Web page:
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'A triumph to still be in business': SA Rugby reports just a £400,000 loss despite 45 per cent drop in revenue

By Sam Smith
(Photo by SA Rugby)

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South Africa Rugby have hailed their strict austerity measures which ensured they only posted a modest loss of only R7.9million in 2020 (£400,000) – despite enduring a 45 per cent decline in revenues caused by the global pandemic.

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Group revenues declined to R710million (compared to R1.29billion the previous year) in a year in which the 2019 World Cup-winning Springboks didn’t play a match. The fall was caused by broadcast and sponsorship income cuts, the cancellation of the Test programme and the HSBC Cape Town Sevens.

This decline in revenue was matched by reductions in expenditure achieved through rugby-wide collaboration between SA Rugby, the South African Rugby Employers’ Organisation (SAREO – representing the provincial unions), MyPlayers (the players’ representative organisation) and Sport Employees’ Unite (employees’ trade union).

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The SA Rugby industry mitigation plan had focused on a worst-case scenario of cutting up to R1.2bn from rugby’s global budget by reducing expenditure (49.7 per cent of savings), cuts in other operational budgets (37.3 per cent) and in salary reductions (13 per cent). 

The plan led to cuts amounting to 25 per cent of total remuneration across the industry and annual financial statements were approved at Tuesday’s SA Rugby AGM. “By the end of the year it was a triumph to still be in business,” said Jurie Roux, SA Rugby CEO.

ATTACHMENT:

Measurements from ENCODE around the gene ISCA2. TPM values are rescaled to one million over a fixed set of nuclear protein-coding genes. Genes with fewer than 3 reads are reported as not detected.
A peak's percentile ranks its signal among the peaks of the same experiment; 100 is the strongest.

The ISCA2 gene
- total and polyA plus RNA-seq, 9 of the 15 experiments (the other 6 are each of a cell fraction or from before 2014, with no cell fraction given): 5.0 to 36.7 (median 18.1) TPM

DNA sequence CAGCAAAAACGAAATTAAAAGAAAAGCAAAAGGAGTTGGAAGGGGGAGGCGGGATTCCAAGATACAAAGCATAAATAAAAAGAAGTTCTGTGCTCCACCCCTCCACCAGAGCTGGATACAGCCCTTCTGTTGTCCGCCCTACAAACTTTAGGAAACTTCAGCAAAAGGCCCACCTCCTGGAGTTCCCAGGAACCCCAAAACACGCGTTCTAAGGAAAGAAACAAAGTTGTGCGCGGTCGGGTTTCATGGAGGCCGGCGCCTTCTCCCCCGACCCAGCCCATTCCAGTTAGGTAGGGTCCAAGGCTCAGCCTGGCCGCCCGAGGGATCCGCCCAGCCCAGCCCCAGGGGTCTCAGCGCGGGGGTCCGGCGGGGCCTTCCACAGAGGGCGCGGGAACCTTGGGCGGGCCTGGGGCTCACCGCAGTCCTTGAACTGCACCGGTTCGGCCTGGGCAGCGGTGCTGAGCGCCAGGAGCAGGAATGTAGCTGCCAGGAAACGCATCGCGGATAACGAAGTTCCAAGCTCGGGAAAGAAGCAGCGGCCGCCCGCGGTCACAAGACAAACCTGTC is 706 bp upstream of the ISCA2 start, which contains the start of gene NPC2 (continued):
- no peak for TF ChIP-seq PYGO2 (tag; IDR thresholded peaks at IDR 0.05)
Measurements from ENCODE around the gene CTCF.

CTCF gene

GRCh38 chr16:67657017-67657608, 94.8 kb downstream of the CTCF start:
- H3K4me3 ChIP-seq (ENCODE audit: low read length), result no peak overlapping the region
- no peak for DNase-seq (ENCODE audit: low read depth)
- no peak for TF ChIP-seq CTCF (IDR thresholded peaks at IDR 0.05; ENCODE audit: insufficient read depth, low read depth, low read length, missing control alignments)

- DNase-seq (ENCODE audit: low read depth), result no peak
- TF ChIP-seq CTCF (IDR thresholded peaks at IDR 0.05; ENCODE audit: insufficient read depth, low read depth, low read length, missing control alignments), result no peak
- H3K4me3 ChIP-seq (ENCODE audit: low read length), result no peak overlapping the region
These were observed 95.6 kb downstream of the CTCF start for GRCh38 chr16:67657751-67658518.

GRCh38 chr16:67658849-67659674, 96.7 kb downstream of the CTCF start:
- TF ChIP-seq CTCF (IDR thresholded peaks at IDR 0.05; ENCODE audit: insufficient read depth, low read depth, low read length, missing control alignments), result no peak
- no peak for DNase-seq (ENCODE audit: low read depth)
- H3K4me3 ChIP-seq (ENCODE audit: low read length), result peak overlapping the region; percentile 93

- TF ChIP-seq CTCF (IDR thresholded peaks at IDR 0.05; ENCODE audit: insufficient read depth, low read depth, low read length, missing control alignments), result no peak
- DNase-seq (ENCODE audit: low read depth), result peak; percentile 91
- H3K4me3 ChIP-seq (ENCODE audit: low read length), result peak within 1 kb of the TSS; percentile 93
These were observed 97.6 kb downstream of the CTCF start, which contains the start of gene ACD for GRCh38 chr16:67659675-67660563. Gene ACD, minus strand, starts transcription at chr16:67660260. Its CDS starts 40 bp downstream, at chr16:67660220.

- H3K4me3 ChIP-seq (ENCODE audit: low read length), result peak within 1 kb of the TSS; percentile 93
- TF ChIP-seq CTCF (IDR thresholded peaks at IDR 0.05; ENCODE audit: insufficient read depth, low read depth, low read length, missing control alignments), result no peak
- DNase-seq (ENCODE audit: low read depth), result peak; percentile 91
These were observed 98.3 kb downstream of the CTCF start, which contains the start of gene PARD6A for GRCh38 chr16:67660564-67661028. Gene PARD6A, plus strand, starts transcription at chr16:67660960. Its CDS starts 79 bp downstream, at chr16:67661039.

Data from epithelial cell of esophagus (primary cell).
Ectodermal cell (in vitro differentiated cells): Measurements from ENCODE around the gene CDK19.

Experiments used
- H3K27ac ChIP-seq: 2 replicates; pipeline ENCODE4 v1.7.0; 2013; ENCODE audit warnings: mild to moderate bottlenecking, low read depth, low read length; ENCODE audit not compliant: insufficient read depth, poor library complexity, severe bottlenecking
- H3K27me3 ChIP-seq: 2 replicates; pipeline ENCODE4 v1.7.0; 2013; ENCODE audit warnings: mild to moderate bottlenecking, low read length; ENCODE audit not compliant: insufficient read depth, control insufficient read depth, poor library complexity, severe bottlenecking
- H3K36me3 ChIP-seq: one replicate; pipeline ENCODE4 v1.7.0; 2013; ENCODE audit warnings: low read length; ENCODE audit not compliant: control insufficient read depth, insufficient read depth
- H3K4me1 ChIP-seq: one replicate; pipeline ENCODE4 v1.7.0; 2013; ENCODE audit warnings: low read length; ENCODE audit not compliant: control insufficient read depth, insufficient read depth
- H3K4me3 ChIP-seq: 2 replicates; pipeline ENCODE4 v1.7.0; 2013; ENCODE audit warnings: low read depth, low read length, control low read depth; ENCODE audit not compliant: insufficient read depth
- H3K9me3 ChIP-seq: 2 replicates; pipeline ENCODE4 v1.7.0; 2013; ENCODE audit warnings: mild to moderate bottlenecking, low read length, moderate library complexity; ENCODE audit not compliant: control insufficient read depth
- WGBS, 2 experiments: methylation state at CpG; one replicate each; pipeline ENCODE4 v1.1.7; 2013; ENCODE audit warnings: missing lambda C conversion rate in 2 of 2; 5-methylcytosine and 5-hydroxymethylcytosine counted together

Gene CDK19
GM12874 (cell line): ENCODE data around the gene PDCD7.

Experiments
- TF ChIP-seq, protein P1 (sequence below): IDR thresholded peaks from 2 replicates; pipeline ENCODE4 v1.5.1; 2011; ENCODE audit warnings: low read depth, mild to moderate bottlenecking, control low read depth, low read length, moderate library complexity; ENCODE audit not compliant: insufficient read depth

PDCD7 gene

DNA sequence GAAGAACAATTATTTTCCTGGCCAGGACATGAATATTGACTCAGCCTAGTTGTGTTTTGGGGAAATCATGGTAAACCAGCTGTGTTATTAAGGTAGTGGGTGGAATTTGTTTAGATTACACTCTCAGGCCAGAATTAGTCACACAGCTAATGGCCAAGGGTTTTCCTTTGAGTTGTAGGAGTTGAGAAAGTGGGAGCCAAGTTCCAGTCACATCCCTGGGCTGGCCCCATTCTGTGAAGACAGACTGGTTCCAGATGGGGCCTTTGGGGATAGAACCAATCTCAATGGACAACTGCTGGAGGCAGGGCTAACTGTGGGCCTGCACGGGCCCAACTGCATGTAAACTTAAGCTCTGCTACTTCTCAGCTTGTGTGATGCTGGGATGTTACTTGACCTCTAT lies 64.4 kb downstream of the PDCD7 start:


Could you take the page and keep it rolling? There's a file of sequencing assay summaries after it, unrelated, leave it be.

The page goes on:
“SA Rugby did not have the reserves to ride out the storm without any impact, nor were government bailouts available. It took a unique collaboration across the industry to arrive at a drastic cost-cutting plan to keep the sport afloat. We have managed to avoid widespread job losses or racking up the losses of some of our international peers, but it requires ongoing austerity and extreme financial vigilance to maintain what is a precarious position.

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“I’d like to thank all the stakeholders for their collaboration in 2020 once again. It has been said many times but extraordinary times called for extraordinary measures, without which we could not have survived the year. We were able to collaborate with our broadcasters and sponsors on finding mitigation strategies and equitable reductions, while we were also very grateful to be able to access World Rugby loans to support our member unions and ensure that we still have 14 unions in 2021.

“Unfortunately, the austerity measures will have to continue. The unforgiving truth at the elite end of the sport is that we are in the entertainment business and our product is rugby matches and the 365-day-year story that surrounds them. Without matches and an audience we have little or no income and until we return to a situation where venues are allowed 100 per cent capacity we will remain under extreme financial pressure.

“We have weathered Covid’s first storm and the return of our national teams and the arrival of the British and Irish Lions will be a great psychological boost. However, I cannot stress enough, we remain on a financial tightrope which will require careful management and financial restraint to survive.”

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'A triumph to still be in business': SA Rugby reports just a £400,000 loss despite 45 per cent drop in revenue

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